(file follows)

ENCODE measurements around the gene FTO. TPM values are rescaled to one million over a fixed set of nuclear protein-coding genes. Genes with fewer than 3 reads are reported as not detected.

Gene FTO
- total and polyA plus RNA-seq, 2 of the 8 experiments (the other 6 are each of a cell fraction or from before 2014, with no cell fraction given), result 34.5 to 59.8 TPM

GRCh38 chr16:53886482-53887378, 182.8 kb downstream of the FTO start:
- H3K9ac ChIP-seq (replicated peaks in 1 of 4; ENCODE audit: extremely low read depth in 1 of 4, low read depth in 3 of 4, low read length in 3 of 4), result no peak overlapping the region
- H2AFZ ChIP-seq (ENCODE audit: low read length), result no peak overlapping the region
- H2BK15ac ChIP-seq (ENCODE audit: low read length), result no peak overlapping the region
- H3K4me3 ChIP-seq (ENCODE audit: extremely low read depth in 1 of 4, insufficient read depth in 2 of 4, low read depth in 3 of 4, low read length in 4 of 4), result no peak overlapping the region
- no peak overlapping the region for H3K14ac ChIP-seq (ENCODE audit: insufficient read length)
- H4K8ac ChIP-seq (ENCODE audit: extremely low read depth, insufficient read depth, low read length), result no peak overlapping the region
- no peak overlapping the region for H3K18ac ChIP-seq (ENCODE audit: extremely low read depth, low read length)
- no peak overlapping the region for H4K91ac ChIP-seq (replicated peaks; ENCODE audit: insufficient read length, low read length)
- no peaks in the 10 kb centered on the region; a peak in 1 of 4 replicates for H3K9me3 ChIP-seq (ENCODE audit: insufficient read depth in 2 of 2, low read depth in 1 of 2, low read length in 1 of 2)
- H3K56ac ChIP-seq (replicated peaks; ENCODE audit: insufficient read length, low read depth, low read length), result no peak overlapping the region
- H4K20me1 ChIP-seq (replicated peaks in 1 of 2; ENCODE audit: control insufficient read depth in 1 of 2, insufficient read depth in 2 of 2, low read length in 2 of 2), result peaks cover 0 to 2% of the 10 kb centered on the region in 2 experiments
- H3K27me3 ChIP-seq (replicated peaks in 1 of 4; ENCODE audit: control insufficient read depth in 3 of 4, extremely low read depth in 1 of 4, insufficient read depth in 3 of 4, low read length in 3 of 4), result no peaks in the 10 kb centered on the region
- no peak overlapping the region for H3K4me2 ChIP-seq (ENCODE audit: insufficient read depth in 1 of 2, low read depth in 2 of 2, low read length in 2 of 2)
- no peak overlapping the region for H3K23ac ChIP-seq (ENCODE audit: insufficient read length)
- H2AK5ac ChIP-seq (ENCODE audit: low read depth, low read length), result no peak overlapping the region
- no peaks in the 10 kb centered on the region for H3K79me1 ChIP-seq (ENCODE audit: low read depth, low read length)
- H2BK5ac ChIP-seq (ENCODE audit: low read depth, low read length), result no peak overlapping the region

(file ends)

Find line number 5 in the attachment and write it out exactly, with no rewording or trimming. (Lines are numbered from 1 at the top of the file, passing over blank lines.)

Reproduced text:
- H3K9ac ChIP-seq (replicated peaks in 1 of 4; ENCODE audit: extremely low read depth in 1 of 4, low read depth in 3 of 4, low read length in 3 of 4), result no peak overlapping the region